Wednesday, September 09, 2009

Wait, what now?

Did a reporter from a big-city newspaper really write this?

“Health care reform depends entirely on holding as many of the Democrats together as possible,” says Larry Sabato, a political scientist at the University of Virginia and author of The Year of Obama: How Barack Obama Won the White House. “That's how he gets a scaled-back health care bill passed. The big bill is dead.”
Sabato said Obama's call for Democratic unity must be matched with a private warning to anxious Democrats that inaction would be more dangerous than action — a lesson learned in 1994 when the GOP took control of the House and Senate for the first time in 40 years after the Democratic-led chambers failed to pass health care reform.

Wow, talk about a total rewrite of history here. I remember very well the last time a Democrat president tried to push through a takeover of one-seventh of the American economy. It caused just as large of a swell of discontent then as it is causing now, although I don't remember right offhand anything like the town hall demonstrations. And guess which party opposed the whole thing? Thaaat's right...the Republicans. And here we are, less than 20 years later, having the media's go-to academics telling us that the party who opposed a health-care takeover got elected into the majority because that plan did not get passed. I guess they're counting on Americans' ignorance of history being at the point they barely remember what happened two months ago, much less more than 15 years ago.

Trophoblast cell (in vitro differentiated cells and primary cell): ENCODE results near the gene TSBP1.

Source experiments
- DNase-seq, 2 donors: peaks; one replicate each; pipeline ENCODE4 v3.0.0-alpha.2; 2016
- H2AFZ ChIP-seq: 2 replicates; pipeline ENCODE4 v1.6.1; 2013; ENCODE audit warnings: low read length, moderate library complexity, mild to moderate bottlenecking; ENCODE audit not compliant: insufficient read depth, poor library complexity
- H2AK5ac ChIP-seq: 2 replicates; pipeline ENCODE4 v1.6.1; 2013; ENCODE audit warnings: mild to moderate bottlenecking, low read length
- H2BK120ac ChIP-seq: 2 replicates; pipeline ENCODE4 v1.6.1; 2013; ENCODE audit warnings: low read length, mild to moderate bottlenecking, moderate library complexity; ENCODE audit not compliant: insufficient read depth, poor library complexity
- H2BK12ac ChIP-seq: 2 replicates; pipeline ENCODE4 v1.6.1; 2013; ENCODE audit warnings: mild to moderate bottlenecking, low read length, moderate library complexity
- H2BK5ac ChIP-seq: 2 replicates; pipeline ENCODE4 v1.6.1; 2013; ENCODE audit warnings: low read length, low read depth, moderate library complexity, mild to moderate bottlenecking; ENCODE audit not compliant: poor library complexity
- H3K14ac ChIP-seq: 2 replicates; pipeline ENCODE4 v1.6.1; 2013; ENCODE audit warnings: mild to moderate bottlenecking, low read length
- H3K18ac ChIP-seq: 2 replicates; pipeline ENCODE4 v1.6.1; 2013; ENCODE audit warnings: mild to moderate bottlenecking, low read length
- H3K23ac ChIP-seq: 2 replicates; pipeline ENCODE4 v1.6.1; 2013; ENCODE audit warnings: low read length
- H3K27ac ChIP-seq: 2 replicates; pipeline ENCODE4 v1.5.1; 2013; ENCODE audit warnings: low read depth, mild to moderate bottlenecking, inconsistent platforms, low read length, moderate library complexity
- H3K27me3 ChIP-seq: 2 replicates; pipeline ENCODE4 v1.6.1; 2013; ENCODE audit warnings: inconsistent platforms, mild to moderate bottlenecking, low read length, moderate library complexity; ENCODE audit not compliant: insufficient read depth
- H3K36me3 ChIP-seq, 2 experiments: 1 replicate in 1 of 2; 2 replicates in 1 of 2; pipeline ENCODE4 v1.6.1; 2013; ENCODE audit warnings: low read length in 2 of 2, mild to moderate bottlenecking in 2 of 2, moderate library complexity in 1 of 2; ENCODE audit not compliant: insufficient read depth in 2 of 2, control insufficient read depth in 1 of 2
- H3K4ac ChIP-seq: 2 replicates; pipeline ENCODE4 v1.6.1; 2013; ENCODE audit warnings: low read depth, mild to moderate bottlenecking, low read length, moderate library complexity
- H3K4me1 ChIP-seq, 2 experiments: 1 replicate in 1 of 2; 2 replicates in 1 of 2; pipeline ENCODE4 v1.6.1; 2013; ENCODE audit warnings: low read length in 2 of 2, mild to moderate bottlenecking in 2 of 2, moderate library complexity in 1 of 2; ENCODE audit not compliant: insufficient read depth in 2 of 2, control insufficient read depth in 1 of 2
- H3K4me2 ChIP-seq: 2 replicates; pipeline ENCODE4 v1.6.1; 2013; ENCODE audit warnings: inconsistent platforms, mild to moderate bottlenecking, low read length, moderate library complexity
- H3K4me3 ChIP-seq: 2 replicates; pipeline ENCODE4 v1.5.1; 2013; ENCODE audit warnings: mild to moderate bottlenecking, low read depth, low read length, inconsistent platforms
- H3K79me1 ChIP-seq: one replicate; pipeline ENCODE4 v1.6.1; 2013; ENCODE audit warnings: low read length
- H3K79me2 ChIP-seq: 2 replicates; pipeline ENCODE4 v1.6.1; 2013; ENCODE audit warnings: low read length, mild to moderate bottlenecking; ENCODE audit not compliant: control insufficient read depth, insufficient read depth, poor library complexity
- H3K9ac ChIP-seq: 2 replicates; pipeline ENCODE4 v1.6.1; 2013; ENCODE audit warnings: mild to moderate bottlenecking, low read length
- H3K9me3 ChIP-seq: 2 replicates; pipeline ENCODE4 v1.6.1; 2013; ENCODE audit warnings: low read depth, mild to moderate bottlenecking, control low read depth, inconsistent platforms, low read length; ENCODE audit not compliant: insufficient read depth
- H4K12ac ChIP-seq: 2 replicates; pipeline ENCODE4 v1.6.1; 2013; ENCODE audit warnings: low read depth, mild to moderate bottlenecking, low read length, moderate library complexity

Secondly -- and you politically active gunnies know exactly what I'm about to say here -- up until now, at least, even those in the media have acknowledged the overriding reason for the Republican blowout in 1994 was -- wait for it -- the passage of the Clinton gun ban. None other
than Bill Clinton has acknowledged as much:
The NRA had a great night. They beat both Speaker Tom Foley and Jack Brooks, two of the ablest members of Congress, who had warned me this would happen. Foley was the first Speaker to be defeated in more than a century. Jack Brooks had supported the NRA for years and had led the fight against the assault weapons ban in the House, but as chairman of the Judiciary Committee he had voted for the overall crime bill even after the ban was put into it. The NRA was an unforgiving master: one strike and you're out. The gun lobby claimed to have defeated nineteen of the twenty-four members on its hit list. They did at least that much damage and could rightly claim to have made Gingrich the House Speaker.

One wonders what those who are promoting the "failure to pass healthcare reform led to the Republican takeover in '94" narrative would say to this when confronted with it. Unfortunately, we'll probably never find out, since real journalism seems to be a thing of the past.